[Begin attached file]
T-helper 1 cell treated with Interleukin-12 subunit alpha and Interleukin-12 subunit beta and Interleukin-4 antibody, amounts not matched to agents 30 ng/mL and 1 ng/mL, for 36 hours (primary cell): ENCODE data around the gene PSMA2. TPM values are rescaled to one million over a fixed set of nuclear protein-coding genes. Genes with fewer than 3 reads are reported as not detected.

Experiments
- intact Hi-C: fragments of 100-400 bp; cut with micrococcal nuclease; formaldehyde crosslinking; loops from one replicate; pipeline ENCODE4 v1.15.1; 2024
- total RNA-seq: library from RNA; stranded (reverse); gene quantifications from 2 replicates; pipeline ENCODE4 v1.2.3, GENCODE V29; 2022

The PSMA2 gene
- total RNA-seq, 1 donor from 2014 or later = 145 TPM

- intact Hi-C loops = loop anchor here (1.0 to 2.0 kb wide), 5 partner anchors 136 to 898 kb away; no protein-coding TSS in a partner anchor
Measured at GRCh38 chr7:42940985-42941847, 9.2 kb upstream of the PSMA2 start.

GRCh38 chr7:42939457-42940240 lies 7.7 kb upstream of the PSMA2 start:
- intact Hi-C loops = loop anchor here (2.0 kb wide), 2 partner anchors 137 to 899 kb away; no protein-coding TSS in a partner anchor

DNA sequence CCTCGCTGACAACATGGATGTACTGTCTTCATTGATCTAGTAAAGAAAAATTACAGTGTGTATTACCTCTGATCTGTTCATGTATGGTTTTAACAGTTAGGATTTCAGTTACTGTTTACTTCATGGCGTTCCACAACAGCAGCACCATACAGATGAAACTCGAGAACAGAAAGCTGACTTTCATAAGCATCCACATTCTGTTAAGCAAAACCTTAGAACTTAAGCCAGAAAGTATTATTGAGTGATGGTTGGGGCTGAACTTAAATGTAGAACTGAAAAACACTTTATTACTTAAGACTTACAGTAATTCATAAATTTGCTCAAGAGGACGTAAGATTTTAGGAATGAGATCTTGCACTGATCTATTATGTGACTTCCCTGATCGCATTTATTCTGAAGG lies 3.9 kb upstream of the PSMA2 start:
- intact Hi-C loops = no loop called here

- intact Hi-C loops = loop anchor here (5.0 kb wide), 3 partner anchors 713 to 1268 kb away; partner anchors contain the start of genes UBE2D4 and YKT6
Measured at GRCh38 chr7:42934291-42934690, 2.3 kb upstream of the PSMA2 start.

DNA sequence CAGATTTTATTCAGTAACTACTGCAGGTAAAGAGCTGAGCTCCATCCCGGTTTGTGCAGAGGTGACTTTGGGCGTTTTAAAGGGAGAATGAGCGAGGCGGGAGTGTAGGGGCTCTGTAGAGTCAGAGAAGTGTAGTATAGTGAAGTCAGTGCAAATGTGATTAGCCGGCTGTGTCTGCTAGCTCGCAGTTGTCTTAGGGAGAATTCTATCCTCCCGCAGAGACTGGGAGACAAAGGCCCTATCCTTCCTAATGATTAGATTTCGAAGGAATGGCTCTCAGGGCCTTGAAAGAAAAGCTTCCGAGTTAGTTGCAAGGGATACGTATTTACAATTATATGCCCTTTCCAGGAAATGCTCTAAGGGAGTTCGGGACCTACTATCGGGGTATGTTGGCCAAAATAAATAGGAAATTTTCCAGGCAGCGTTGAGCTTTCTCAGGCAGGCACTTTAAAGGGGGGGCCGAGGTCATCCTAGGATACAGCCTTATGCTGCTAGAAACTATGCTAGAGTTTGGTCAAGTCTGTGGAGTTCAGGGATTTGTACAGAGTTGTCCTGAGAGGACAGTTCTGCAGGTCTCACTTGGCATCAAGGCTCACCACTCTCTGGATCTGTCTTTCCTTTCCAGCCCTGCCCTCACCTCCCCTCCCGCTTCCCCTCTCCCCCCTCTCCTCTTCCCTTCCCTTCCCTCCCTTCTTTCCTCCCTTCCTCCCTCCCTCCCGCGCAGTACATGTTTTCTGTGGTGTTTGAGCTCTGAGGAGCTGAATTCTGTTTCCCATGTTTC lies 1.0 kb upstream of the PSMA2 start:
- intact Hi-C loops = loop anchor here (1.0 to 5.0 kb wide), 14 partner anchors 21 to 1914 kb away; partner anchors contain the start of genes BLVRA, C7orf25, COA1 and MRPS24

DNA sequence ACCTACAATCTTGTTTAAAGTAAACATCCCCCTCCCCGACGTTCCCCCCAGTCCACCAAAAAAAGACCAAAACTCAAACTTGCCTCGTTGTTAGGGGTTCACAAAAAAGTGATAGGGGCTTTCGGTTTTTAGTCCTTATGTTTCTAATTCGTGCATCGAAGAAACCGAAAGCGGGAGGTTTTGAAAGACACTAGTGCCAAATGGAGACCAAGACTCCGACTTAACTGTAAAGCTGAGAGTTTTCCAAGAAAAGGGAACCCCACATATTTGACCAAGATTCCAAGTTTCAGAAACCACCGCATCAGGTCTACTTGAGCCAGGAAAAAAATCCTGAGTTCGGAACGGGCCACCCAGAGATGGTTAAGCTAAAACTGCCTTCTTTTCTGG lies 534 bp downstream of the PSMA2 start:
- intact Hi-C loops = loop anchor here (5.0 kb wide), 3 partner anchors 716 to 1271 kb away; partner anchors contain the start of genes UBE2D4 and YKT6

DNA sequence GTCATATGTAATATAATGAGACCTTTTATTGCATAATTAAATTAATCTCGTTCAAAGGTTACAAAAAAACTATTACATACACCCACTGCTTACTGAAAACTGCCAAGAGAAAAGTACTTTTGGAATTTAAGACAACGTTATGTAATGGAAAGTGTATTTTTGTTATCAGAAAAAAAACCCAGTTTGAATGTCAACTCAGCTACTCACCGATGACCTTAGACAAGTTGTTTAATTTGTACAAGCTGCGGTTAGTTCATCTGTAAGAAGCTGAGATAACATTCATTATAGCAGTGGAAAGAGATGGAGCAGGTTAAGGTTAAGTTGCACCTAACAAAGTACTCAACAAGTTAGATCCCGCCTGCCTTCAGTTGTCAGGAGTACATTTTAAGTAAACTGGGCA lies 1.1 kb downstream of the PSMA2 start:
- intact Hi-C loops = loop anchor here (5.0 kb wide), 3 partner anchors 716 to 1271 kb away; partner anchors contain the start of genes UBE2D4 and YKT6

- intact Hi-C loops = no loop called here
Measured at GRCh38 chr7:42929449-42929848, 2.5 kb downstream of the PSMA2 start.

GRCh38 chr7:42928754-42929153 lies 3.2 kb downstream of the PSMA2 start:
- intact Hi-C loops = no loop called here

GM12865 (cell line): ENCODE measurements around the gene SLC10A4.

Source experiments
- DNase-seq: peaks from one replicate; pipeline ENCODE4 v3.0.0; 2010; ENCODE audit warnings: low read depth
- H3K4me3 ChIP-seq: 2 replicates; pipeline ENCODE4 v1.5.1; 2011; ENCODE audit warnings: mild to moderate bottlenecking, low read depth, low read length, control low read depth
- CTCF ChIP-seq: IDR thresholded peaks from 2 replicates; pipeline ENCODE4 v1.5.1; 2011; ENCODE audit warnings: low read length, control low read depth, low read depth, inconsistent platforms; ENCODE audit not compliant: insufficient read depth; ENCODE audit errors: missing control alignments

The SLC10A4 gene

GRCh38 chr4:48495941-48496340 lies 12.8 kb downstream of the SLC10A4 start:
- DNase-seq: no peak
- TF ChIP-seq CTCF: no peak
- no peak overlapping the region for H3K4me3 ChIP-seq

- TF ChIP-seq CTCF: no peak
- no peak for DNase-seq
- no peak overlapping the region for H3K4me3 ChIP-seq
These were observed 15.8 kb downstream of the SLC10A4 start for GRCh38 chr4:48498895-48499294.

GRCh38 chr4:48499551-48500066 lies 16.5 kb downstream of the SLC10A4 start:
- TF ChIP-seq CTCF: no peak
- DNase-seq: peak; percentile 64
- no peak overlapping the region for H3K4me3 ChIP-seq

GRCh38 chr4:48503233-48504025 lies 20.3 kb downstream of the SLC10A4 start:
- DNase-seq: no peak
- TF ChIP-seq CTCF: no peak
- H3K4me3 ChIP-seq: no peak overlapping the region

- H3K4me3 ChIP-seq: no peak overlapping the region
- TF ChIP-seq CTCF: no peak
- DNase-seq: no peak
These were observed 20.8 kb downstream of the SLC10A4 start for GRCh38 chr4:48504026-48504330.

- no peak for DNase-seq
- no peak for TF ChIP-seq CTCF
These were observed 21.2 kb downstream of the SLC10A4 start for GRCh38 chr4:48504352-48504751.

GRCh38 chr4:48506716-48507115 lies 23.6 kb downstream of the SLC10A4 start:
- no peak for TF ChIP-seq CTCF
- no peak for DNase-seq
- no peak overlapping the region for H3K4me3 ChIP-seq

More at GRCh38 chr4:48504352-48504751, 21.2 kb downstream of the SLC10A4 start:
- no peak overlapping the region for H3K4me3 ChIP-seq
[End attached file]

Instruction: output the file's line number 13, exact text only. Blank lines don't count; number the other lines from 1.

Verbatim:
- intact Hi-C loops = loop anchor here (5.0 kb wide), 3 partner anchors 713 to 1268 kb away; partner anchors contain the start of genes UBE2D4 and YKT6